I have learned something really useful — my concept of the heroic is not the one the Greeks shared. I thought a hero was strong, brave and moral, a super Boy Scout. The Greeks saw the hero as strong, brave and dangerous, very understandable in a warrior culture. The Greeks respected both those who fought and those who talked, but the heroes were those who fought.
For example, Oedipus casually killed several people on the road and thought no more about it until the investigation years later. Also, it seemed to me that the gods did not play fair with him. Certainly his previous killings were not admirable, but he was condemned not for what he knowingly did, but for the fate he could not escape. Powell comments
To our minds, conditioned by two thousand years of Christian ethics, he may appear violent, hasty and overconfident, but the Greeks would not have seen that. In their eyes Oedipus had no moral fault: He wants to obey the will of the gods, as conveyed through Apollo’s instructions, and he wants to save his people. He applies his intelligence and courage to discover the truth for the benefit of the citizens he serves. He freely chooses a course leading to his own undeserved destruction.
Oedipus also applies his intelligence to arguing with prophecy, accusing the blind seer of plotting against him and threatening torture for a shepherd who (rightly) fears telling Oedipus what he will not want to hear. “Violent, hasty and overconfident,” he can’t escape his fate, despite his courage and intelligence. Perhaps that is the message here — no matter what your warrior skills, you cannot escape what the gods have in mind for you.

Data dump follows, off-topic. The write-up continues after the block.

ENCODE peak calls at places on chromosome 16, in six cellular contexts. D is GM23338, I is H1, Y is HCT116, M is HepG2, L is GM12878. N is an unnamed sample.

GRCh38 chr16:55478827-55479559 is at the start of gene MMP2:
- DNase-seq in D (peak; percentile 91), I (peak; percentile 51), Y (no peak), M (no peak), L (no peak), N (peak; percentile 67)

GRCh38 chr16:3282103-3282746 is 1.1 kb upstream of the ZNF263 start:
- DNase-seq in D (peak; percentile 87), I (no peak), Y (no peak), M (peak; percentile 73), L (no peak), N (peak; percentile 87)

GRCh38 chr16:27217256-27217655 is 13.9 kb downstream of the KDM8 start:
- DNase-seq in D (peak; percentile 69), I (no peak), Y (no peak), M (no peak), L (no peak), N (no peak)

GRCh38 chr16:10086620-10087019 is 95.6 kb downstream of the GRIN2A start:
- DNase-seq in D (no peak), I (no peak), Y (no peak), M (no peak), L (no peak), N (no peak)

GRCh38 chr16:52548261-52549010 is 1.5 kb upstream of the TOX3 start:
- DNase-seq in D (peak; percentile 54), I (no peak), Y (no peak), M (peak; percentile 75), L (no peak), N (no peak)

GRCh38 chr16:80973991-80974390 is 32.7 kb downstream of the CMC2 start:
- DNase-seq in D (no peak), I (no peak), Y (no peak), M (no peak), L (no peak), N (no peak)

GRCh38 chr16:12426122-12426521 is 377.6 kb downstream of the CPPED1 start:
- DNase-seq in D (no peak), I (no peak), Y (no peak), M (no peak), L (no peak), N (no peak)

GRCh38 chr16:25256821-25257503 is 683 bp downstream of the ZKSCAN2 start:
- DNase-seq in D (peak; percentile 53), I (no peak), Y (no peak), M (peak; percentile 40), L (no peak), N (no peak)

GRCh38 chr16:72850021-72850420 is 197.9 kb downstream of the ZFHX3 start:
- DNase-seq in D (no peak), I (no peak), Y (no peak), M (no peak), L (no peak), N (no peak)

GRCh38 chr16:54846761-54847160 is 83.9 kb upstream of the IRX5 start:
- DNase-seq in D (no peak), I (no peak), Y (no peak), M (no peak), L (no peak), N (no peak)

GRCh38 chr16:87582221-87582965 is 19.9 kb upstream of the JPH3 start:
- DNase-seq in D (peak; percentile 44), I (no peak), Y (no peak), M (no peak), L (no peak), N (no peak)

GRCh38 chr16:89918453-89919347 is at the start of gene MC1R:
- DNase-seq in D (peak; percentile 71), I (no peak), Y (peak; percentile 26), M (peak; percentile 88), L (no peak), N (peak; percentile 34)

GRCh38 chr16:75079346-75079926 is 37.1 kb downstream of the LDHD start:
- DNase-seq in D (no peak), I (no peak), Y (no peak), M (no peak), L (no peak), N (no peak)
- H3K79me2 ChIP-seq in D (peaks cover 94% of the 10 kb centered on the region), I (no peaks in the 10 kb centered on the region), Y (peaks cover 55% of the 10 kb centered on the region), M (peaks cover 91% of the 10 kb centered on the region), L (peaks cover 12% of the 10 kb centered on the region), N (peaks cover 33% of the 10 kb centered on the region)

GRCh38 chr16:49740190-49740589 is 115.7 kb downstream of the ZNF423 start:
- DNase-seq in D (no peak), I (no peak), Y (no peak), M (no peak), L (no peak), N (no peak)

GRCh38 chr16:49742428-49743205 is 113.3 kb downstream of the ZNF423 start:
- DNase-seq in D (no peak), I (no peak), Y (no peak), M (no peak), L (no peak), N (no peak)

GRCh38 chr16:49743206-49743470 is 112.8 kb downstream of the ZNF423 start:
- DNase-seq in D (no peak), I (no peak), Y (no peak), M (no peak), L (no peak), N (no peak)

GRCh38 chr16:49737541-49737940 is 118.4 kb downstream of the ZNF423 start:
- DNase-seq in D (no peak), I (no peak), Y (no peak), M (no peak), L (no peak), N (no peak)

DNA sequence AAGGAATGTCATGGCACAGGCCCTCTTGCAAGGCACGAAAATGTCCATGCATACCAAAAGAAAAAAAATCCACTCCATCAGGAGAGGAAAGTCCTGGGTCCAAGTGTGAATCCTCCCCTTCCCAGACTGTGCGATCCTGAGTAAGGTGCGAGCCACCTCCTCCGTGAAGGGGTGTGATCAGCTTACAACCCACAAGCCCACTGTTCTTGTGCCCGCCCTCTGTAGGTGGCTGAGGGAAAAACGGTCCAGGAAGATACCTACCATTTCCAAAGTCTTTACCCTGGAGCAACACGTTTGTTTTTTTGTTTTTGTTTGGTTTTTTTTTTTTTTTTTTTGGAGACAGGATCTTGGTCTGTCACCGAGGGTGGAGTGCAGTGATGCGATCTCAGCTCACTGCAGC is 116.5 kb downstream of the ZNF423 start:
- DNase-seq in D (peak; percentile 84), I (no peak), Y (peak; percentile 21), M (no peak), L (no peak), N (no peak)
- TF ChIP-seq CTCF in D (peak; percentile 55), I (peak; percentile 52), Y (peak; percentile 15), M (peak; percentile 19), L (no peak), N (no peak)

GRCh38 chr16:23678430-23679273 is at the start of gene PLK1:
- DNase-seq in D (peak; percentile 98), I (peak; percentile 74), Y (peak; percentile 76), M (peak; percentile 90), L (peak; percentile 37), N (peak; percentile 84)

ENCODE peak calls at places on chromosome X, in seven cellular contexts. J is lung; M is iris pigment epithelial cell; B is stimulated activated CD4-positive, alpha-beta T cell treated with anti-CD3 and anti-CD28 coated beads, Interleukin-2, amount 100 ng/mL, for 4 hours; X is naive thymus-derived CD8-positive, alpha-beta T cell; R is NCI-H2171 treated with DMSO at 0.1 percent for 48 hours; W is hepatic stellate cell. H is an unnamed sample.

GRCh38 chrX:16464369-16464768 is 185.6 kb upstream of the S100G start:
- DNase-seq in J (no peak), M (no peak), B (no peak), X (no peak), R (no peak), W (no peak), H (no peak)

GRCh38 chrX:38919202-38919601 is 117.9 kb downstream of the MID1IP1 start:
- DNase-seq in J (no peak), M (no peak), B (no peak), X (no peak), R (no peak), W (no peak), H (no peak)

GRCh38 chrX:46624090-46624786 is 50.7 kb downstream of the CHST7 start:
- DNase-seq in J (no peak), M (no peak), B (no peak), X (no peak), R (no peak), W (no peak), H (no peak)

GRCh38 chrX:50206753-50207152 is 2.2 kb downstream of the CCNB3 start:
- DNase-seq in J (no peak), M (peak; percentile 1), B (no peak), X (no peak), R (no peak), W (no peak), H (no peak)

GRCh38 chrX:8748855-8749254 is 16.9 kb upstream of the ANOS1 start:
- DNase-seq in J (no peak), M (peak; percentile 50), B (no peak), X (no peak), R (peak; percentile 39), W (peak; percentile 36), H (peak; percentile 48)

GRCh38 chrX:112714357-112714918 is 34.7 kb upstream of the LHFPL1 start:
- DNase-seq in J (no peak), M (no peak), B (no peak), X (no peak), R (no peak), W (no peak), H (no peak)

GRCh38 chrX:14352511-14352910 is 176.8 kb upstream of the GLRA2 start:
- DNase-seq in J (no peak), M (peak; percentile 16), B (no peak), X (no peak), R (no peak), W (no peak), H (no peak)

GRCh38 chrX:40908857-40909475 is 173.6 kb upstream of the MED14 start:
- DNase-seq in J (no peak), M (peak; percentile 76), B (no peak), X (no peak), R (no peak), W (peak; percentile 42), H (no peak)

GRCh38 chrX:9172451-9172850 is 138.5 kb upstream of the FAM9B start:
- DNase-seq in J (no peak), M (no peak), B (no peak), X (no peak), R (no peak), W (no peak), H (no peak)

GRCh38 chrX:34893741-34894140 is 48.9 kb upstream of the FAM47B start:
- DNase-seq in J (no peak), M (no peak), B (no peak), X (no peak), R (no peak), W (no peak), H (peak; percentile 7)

And what about the women? It appears that the threat of the female is that she can take on male characteristics. Medea aggressively pursues Jason and even more aggressively punishes him. The need to hurt him is greater than her need to protect her own children. Antigone presents a gentler image, but she is equally determined. Her sister protests that they can do nothing but submit, being women. She does not submit and one of the charges against her is of not acting like a woman. Medea is accused of worse: not acting like a Greek woman.
This book is a wonderful source and reference for classical myths. In addition to recounting the myths, Powell quotes extensively from the Greek and Roman authors who provide the source material. He compares accounts and provides useful family trees for the Thebans and others. I particularly enjoy his related Perspectives and illustrations from classic art. For Medea, for example, we have a description of Seneca’s Medea and a reproduction of Delacroix’s Médéé. The myths are still with us and so are intelligence, courage and undeserved fates.